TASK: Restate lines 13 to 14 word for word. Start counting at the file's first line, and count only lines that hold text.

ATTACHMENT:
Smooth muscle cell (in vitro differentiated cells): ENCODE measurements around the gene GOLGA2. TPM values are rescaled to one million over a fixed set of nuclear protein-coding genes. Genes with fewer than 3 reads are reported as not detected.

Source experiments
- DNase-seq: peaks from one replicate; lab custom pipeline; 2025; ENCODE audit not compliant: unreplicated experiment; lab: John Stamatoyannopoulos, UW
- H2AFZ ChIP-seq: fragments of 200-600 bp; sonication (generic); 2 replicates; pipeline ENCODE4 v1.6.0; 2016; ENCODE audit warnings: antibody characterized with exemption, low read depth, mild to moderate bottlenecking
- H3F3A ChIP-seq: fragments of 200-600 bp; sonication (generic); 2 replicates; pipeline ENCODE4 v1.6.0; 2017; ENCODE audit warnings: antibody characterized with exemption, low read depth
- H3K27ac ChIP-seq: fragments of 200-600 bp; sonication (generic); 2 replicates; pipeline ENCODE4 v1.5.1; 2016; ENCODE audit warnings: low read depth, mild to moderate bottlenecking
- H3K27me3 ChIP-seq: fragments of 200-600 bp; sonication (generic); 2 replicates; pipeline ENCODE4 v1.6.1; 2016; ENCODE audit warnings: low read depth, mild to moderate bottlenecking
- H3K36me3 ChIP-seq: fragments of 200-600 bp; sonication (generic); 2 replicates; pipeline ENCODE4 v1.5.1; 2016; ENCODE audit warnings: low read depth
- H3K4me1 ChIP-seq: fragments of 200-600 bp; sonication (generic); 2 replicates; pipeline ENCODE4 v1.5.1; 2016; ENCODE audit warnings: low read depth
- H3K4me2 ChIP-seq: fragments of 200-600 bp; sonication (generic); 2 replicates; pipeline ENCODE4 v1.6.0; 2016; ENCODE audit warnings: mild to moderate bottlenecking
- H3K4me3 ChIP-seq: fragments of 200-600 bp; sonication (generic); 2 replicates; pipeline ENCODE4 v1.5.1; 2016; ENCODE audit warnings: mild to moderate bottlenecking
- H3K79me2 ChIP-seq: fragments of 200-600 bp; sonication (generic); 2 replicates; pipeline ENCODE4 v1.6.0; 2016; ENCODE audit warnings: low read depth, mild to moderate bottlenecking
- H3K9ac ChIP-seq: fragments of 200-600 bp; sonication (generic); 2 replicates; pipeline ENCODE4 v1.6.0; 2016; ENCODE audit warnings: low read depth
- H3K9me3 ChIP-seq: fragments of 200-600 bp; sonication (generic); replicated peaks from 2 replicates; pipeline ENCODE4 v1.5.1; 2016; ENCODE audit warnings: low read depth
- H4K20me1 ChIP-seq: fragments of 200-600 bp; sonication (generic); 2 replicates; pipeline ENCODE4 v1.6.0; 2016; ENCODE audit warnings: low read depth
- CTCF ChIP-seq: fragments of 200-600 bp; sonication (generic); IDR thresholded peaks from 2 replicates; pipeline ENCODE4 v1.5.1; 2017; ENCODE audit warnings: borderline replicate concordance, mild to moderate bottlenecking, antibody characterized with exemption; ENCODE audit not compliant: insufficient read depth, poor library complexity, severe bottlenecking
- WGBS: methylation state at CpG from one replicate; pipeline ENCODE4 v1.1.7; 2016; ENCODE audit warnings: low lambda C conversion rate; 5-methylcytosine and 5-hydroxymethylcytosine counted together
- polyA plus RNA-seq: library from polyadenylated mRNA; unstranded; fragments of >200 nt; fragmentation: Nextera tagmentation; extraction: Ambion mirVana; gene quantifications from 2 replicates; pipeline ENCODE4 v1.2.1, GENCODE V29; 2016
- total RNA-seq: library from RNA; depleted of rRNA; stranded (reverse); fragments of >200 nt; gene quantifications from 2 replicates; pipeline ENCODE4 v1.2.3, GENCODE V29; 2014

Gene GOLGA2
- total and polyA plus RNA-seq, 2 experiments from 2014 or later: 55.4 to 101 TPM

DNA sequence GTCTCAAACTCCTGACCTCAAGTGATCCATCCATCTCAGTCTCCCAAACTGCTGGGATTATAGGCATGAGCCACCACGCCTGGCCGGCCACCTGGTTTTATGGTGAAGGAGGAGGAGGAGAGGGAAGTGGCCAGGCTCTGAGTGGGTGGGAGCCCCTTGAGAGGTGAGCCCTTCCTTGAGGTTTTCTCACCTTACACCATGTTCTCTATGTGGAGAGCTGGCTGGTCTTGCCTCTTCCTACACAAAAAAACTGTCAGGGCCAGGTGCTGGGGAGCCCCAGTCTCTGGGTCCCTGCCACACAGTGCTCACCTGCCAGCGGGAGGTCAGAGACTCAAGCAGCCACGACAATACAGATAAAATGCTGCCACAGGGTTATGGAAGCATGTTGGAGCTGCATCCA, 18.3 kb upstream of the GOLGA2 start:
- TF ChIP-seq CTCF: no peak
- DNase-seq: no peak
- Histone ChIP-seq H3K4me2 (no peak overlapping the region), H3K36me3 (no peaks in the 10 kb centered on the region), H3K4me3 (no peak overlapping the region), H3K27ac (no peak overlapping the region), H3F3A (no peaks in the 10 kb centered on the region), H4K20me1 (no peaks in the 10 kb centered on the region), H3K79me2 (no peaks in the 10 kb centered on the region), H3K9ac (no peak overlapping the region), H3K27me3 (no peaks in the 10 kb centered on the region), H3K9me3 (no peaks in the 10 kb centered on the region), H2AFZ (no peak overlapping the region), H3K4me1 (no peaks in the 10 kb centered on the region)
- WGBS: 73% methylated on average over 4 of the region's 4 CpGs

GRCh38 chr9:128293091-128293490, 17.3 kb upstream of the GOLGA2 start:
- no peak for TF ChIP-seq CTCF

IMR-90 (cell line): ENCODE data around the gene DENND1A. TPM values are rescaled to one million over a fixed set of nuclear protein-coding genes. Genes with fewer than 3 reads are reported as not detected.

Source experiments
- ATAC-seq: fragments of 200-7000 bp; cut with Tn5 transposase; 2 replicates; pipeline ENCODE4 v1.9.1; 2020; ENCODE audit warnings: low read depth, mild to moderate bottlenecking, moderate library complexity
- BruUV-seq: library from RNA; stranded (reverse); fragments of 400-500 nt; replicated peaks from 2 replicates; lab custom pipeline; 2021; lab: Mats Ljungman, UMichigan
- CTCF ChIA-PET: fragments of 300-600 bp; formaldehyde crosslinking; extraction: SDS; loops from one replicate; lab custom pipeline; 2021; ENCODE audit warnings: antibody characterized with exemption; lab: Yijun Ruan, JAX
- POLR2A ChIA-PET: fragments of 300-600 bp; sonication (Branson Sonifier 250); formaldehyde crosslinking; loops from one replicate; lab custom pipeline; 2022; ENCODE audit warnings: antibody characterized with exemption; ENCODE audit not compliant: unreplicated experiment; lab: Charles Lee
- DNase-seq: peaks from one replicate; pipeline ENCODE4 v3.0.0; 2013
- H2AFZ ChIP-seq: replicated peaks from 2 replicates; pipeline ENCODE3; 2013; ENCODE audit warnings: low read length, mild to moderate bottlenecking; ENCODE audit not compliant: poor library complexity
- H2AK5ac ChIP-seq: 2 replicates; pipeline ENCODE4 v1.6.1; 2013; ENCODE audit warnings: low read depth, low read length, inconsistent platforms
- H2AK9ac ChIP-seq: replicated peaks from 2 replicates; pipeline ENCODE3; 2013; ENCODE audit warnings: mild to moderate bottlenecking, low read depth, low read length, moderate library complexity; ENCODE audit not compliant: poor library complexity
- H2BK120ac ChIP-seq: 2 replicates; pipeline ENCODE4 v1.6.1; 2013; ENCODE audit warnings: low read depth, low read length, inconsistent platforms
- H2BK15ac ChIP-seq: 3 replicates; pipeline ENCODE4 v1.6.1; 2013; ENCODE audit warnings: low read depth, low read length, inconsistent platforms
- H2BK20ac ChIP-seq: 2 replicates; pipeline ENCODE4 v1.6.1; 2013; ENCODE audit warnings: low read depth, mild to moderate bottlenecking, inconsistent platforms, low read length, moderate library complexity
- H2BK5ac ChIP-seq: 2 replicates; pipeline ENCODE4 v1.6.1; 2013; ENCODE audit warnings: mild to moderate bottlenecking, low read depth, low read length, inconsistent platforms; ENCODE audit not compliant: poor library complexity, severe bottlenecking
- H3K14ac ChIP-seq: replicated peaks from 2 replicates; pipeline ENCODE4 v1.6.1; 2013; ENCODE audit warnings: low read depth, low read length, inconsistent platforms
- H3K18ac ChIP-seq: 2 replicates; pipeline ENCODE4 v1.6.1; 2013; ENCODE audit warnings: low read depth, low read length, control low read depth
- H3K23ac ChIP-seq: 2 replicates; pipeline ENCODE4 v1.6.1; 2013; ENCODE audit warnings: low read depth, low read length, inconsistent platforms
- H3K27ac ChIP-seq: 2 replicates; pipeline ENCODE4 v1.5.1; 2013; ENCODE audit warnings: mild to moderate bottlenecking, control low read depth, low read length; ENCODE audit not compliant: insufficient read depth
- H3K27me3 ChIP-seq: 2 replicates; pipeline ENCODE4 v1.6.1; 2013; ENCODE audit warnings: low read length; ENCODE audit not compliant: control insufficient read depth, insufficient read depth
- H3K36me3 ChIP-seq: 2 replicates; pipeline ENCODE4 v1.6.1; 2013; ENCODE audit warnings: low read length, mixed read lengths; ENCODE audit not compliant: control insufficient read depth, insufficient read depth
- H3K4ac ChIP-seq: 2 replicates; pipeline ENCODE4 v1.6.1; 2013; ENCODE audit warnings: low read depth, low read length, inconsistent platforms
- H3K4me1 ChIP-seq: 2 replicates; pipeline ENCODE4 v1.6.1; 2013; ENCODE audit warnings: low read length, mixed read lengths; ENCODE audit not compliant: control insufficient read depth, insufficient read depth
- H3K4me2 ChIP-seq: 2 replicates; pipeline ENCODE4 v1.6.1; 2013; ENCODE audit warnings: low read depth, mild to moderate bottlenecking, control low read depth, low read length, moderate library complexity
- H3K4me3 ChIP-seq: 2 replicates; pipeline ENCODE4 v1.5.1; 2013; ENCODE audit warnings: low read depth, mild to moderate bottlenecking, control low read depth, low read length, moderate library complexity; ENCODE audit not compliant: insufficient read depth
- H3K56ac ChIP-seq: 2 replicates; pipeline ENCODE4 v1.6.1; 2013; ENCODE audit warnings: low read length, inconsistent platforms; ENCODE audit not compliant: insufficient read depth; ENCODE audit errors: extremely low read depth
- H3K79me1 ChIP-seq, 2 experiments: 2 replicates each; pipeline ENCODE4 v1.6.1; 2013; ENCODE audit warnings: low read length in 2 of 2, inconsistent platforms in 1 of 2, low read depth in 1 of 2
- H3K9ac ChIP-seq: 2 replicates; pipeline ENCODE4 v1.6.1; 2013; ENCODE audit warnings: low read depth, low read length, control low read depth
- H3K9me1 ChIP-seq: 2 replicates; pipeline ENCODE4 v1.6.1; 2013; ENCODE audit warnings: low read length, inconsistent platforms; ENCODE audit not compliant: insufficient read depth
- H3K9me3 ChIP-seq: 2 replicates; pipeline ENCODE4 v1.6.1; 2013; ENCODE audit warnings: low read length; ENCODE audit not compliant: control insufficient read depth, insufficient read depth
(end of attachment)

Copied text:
- H3K9ac ChIP-seq: fragments of 200-600 bp; sonication (generic); 2 replicates; pipeline ENCODE4 v1.6.0; 2016; ENCODE audit warnings: low read depth
- H3K9me3 ChIP-seq: fragments of 200-600 bp; sonication (generic); replicated peaks from 2 replicates; pipeline ENCODE4 v1.5.1; 2016; ENCODE audit warnings: low read depth